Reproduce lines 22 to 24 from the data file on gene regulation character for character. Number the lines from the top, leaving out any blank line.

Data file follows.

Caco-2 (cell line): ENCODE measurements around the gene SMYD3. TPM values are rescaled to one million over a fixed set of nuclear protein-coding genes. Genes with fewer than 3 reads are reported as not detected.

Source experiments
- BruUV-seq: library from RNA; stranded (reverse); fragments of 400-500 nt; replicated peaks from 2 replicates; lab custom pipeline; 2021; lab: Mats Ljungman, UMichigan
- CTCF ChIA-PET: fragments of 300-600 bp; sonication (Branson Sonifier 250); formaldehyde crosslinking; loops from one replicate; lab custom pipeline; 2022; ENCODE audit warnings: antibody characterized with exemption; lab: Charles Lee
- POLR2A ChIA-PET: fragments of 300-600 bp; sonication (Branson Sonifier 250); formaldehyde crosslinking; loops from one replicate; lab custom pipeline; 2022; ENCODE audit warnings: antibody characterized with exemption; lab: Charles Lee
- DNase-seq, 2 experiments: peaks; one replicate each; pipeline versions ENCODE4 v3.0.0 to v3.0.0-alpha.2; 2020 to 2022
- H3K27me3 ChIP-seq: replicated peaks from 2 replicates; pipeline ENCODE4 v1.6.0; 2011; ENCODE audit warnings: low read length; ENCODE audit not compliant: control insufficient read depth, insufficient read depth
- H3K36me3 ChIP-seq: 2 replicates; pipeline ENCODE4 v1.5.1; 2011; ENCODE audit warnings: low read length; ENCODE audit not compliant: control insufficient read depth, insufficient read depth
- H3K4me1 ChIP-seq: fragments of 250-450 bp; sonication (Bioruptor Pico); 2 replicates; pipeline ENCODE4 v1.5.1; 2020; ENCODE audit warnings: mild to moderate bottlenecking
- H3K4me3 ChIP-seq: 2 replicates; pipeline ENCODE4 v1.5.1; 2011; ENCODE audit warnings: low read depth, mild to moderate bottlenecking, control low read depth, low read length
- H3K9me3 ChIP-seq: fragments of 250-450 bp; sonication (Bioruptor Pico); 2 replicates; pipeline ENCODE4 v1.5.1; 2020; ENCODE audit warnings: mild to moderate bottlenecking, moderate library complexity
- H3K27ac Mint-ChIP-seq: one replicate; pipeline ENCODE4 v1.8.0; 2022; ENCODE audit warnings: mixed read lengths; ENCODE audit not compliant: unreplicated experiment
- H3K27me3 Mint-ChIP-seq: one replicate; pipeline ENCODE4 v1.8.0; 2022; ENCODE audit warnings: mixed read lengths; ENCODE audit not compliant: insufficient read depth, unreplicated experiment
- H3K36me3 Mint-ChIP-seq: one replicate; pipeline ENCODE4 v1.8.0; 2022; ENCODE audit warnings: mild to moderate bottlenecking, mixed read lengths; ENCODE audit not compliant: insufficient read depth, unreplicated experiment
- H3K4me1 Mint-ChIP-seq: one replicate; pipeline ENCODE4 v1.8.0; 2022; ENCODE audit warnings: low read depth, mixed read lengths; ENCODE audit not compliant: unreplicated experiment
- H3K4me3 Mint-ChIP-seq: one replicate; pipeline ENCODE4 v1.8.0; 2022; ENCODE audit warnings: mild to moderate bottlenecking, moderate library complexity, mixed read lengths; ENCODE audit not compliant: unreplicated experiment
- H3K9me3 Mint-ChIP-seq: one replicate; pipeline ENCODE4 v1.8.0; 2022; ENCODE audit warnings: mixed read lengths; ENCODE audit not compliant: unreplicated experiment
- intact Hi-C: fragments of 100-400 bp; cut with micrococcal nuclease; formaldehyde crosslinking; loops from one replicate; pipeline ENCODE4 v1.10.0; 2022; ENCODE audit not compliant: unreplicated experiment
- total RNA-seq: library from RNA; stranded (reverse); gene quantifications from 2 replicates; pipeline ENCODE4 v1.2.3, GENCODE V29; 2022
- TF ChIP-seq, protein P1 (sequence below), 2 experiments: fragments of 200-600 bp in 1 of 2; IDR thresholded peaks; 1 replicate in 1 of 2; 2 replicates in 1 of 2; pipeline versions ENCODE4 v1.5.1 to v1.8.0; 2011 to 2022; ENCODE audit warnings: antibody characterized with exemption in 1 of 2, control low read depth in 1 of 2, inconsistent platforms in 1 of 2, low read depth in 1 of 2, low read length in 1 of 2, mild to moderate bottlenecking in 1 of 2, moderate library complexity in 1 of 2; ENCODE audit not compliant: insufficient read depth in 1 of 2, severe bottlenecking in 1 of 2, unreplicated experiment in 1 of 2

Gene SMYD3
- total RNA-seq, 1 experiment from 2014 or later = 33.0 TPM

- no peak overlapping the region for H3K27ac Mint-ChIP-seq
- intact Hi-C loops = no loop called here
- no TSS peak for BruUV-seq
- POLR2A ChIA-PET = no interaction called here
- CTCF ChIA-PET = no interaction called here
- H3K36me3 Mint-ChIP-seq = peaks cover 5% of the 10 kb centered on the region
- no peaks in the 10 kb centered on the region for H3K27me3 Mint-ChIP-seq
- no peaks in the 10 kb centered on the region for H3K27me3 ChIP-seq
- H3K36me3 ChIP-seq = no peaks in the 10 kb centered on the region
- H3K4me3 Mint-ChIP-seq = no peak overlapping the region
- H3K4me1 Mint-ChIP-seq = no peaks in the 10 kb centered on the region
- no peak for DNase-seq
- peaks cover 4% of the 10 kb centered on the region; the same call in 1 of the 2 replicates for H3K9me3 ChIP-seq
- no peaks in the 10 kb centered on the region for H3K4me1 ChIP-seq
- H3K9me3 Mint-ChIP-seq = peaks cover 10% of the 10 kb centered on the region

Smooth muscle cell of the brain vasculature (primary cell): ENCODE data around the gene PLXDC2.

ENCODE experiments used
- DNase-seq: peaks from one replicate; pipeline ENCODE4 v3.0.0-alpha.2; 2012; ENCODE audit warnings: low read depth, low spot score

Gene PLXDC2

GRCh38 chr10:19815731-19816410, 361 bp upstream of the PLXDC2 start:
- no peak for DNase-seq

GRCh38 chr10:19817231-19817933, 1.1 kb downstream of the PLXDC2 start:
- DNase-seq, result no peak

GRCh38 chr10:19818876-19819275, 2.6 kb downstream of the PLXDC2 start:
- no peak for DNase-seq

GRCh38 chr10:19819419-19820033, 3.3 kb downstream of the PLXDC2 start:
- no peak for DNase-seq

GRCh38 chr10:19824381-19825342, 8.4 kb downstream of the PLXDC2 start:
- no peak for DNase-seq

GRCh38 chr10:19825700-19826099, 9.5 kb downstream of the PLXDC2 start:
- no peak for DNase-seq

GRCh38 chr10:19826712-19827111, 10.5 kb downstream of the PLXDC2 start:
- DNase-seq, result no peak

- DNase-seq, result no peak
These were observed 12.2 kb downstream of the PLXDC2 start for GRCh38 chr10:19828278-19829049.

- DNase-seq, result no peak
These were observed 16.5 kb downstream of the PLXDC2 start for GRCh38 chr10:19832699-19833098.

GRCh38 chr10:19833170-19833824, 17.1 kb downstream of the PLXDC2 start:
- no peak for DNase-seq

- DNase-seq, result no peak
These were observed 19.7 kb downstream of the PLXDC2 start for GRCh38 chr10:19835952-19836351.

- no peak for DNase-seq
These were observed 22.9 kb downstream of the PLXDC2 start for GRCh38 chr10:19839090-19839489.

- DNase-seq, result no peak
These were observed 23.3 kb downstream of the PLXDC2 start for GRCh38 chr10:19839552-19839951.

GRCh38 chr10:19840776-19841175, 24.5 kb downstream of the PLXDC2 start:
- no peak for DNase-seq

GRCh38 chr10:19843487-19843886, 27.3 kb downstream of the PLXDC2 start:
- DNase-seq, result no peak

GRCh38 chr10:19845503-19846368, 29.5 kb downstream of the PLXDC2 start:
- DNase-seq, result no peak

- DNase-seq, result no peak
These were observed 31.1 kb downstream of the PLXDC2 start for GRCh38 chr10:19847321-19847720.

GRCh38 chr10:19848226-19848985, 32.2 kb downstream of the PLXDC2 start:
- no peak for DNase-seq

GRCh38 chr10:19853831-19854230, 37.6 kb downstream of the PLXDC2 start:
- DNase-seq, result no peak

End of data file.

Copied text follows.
- total RNA-seq, 1 experiment from 2014 or later = 33.0 TPM

- no peak overlapping the region for H3K27ac Mint-ChIP-seq
- intact Hi-C loops = no loop called here